President Obama has made his first selection for the U.S. Supreme Court in federal appeals Judge Sonia Sotomayor. Observers now are studying decisions she handed down in more than 25 years on the federal bench, seeking evidence about her views on key issues.
Michael Kennedy, the Associated General Contractors’ general counsel, says Sotomayor’s construction-related decisions “track relatively closely” with those of Justice David Souter, whom she is being nominated to replace. Thus, Kennedy sees “little to indicate at this point that her confirmation would significantly alter the court’s disposition toward the construction industry.”
Labor unions and environmental groups like Obama’s choice. AFL-CIO President John Sweeney says Sotomayor, whose father was a factory worker, “will...bring to the Supreme Court a direct and personal understanding of the struggles America’s workers endure every day.” Sierra Club Executive Director Carl Pope says his group is “encouraged” by Sotomayor’s 2007 opinion in Riverkeeper Inc. v. EPA, which dealt with the use of cost-benefit analysis in rules for powerplant water intakes. But the Supreme Court on April 1 overturned the ruling.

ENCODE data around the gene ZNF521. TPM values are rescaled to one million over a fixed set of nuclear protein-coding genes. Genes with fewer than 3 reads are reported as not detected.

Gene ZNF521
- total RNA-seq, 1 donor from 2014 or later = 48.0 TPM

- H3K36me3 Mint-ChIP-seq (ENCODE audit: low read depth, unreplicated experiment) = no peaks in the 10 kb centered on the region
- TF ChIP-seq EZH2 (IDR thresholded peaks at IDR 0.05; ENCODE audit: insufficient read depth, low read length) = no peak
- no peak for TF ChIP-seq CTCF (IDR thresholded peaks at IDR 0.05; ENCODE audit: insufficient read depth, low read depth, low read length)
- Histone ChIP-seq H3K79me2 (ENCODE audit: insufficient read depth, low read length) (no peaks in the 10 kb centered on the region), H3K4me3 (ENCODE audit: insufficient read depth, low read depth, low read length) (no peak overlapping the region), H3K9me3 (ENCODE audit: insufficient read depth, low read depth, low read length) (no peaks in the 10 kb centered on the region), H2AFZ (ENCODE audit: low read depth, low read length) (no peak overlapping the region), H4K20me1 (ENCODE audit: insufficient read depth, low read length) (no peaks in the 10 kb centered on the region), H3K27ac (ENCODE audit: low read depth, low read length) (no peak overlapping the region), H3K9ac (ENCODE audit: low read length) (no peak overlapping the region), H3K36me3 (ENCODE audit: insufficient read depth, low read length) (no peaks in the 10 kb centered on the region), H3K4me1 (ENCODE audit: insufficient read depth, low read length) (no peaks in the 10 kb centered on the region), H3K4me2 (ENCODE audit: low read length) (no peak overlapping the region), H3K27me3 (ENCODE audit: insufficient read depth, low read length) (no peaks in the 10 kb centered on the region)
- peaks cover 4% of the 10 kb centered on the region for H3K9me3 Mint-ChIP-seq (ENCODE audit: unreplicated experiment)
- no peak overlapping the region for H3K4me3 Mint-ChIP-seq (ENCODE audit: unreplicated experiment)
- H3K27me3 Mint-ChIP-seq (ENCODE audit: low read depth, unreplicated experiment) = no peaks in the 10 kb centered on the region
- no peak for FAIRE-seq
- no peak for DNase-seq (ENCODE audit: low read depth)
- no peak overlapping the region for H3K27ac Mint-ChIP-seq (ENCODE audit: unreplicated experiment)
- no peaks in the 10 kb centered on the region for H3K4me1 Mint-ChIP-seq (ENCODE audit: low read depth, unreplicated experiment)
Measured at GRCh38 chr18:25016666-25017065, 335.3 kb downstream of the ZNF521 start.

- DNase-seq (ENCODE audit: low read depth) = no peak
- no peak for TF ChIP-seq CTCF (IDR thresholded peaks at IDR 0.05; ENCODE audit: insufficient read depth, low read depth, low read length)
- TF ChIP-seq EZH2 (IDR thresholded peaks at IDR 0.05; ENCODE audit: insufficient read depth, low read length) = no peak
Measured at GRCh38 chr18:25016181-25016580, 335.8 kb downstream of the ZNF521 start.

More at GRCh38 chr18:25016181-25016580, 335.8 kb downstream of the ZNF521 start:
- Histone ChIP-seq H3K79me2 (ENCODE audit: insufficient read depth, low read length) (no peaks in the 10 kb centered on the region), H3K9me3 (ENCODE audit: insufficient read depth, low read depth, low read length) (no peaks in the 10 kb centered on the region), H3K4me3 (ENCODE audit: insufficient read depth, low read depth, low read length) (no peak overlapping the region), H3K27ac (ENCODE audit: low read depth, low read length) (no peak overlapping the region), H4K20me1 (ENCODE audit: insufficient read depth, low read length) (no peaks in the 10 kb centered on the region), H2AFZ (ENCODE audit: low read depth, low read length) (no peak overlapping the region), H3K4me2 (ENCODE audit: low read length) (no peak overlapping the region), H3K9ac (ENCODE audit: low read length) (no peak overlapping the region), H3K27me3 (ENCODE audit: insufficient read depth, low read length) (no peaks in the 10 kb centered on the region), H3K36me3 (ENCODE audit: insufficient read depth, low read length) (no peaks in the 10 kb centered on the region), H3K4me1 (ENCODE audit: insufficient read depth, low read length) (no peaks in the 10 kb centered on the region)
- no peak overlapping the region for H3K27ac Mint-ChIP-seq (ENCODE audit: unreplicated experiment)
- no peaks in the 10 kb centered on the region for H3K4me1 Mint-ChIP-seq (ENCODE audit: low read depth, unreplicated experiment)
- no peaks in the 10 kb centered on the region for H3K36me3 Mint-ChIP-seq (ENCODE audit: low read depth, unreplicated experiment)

Obama, who announced Sotomayor as his nominee on May 26, says she “has worked at almost every level of our judicial system, providing her with a depth of experience and a breadth of perspective that will be invaluable” on the high court. Before coming to the Second Circuit Court of Appeals in 1988, Sotomayor served for six years as a federal district judge in New York. Earlier, she was an assistant district attorney and a corporate litigator.